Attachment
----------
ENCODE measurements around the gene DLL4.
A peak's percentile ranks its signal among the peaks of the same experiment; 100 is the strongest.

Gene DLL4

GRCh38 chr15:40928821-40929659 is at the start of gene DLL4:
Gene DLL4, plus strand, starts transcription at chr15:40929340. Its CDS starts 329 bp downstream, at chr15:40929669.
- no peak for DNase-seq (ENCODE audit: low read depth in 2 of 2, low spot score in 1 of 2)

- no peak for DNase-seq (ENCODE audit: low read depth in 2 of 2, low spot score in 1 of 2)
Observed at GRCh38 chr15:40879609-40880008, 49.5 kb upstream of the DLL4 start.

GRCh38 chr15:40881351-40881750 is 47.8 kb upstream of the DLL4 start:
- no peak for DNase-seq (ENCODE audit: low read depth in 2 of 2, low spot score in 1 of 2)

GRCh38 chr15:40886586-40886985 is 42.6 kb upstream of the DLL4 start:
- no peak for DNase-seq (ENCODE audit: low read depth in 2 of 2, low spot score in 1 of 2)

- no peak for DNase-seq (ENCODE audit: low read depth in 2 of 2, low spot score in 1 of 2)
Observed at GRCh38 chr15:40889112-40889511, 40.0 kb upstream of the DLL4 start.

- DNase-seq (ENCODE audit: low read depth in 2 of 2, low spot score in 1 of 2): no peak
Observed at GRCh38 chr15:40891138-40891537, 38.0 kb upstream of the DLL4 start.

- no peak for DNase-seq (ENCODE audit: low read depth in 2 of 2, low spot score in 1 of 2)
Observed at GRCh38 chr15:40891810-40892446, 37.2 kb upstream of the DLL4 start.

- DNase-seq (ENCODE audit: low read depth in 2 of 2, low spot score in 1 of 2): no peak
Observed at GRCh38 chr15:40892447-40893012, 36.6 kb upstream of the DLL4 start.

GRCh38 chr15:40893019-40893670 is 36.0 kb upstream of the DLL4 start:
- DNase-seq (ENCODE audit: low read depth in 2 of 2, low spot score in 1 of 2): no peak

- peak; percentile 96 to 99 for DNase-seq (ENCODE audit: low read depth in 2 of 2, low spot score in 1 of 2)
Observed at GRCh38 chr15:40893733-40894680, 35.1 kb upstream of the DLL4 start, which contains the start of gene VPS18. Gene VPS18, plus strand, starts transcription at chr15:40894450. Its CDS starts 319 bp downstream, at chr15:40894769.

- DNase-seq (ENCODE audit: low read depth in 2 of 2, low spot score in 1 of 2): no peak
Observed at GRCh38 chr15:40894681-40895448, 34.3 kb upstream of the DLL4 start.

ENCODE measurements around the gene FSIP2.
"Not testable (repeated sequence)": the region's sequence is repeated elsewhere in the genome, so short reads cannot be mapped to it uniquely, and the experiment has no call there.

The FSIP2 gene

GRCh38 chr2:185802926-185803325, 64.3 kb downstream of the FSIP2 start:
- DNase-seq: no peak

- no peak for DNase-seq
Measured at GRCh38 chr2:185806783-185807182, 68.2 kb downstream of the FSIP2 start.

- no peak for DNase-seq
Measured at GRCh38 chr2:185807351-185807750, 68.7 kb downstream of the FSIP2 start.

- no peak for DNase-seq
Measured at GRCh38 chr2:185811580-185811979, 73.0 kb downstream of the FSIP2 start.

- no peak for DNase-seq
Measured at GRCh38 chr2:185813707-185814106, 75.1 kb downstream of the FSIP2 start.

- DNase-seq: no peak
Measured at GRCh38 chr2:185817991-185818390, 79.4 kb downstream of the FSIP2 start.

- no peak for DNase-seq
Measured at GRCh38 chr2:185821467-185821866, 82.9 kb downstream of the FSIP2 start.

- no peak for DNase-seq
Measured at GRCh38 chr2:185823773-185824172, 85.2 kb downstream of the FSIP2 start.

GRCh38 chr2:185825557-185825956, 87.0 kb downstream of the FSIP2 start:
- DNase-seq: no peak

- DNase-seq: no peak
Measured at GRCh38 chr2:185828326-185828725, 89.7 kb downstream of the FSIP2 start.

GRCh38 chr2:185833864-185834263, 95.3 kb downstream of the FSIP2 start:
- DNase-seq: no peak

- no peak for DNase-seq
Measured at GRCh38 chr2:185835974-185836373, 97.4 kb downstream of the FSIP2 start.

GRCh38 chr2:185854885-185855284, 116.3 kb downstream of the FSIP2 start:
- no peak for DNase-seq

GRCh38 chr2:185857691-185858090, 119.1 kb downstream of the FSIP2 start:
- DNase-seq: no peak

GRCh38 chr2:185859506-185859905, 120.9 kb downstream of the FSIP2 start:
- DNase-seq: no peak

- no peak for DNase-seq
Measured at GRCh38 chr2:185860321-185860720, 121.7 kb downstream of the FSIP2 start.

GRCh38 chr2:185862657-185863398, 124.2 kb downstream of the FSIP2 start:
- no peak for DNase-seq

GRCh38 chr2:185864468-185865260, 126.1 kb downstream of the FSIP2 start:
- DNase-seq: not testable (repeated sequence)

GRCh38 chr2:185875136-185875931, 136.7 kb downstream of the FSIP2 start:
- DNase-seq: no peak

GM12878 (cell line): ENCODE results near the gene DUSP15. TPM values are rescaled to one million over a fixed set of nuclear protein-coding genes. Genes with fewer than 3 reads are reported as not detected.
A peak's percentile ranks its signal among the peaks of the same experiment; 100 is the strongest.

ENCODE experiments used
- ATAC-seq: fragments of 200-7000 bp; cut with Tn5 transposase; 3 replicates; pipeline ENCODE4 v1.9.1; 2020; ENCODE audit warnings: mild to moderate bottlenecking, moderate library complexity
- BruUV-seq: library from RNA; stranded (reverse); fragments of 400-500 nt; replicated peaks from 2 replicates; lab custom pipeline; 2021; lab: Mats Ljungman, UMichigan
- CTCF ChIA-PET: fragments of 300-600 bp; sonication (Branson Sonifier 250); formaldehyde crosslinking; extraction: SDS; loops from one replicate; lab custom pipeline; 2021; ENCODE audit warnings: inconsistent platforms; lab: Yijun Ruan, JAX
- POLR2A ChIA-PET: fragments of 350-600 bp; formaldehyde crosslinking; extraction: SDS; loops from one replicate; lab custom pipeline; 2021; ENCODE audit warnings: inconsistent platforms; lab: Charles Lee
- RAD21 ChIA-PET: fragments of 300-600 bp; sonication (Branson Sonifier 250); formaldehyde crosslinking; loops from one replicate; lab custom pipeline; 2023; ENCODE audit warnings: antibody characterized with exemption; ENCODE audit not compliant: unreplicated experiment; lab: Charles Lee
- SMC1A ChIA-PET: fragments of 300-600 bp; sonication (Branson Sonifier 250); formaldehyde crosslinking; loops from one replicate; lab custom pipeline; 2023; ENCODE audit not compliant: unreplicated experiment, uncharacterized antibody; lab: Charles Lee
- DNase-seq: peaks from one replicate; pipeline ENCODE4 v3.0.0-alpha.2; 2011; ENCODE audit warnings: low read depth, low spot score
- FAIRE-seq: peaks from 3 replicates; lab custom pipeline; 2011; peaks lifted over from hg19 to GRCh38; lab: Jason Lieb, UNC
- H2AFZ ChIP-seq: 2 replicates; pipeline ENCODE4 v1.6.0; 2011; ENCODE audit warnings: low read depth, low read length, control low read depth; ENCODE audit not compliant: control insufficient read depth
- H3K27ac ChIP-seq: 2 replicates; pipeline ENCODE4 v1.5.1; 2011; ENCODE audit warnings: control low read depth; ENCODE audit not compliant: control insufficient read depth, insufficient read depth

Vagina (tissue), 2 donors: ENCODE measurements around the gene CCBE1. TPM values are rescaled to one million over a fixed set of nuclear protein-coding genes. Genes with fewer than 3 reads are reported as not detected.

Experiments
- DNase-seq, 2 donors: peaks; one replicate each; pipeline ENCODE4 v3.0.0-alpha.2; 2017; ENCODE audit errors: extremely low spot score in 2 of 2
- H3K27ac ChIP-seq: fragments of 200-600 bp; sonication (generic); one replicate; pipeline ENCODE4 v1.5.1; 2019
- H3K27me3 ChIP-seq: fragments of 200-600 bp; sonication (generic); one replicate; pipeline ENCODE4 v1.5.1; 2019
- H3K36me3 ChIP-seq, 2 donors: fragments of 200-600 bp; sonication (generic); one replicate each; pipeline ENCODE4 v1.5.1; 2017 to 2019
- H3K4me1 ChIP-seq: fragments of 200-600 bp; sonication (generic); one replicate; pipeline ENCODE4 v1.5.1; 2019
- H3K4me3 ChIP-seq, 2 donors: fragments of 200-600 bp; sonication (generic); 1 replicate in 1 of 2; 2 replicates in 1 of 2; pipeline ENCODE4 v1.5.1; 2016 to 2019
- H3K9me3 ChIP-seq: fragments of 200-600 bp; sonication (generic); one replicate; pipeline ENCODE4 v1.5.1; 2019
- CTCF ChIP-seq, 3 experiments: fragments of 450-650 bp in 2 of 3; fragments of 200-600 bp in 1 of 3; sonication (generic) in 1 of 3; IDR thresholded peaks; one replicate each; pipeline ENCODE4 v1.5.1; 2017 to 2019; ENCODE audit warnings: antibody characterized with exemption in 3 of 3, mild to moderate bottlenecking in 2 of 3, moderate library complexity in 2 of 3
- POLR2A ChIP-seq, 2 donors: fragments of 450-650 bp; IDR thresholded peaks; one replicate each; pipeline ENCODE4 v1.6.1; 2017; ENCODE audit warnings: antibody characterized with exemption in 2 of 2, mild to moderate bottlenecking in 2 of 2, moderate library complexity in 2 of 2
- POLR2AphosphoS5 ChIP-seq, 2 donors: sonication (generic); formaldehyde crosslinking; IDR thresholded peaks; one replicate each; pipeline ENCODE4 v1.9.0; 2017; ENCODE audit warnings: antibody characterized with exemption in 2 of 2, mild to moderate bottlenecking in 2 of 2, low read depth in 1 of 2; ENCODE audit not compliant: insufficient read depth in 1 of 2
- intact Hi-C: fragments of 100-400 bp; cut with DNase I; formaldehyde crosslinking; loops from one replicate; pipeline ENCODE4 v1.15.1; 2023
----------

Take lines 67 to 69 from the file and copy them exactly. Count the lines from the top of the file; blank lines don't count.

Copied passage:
- DNase-seq: no peak

GM12878 (cell line): ENCODE results near the gene DUSP15. TPM values are rescaled to one million over a fixed set of nuclear protein-coding genes. Genes with fewer than 3 reads are reported as not detected.
A peak's percentile ranks its signal among the peaks of the same experiment; 100 is the strongest.